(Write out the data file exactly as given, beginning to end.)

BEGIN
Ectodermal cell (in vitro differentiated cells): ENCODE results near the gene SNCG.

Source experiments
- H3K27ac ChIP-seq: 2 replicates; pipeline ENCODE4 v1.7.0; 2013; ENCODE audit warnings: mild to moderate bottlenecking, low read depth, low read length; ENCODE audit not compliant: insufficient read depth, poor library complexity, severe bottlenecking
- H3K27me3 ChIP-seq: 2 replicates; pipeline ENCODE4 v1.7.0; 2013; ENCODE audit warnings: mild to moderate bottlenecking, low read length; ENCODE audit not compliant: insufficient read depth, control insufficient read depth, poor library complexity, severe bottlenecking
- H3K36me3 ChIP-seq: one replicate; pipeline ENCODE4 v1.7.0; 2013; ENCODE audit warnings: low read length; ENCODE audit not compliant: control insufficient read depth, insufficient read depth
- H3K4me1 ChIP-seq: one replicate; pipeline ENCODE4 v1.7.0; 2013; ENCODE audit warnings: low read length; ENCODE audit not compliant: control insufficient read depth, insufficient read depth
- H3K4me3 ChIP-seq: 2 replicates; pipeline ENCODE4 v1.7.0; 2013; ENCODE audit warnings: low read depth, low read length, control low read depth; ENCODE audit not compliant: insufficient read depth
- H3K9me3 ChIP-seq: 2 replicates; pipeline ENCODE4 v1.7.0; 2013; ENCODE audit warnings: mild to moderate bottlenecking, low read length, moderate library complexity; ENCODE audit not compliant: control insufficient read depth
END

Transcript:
Ectodermal cell (in vitro differentiated cells): ENCODE results near the gene SNCG.

Source experiments
- H3K27ac ChIP-seq: 2 replicates; pipeline ENCODE4 v1.7.0; 2013; ENCODE audit warnings: mild to moderate bottlenecking, low read depth, low read length; ENCODE audit not compliant: insufficient read depth, poor library complexity, severe bottlenecking
- H3K27me3 ChIP-seq: 2 replicates; pipeline ENCODE4 v1.7.0; 2013; ENCODE audit warnings: mild to moderate bottlenecking, low read length; ENCODE audit not compliant: insufficient read depth, control insufficient read depth, poor library complexity, severe bottlenecking
- H3K36me3 ChIP-seq: one replicate; pipeline ENCODE4 v1.7.0; 2013; ENCODE audit warnings: low read length; ENCODE audit not compliant: control insufficient read depth, insufficient read depth
- H3K4me1 ChIP-seq: one replicate; pipeline ENCODE4 v1.7.0; 2013; ENCODE audit warnings: low read length; ENCODE audit not compliant: control insufficient read depth, insufficient read depth
- H3K4me3 ChIP-seq: 2 replicates; pipeline ENCODE4 v1.7.0; 2013; ENCODE audit warnings: low read depth, low read length, control low read depth; ENCODE audit not compliant: insufficient read depth
- H3K9me3 ChIP-seq: 2 replicates; pipeline ENCODE4 v1.7.0; 2013; ENCODE audit warnings: mild to moderate bottlenecking, low read length, moderate library complexity; ENCODE audit not compliant: control insufficient read depth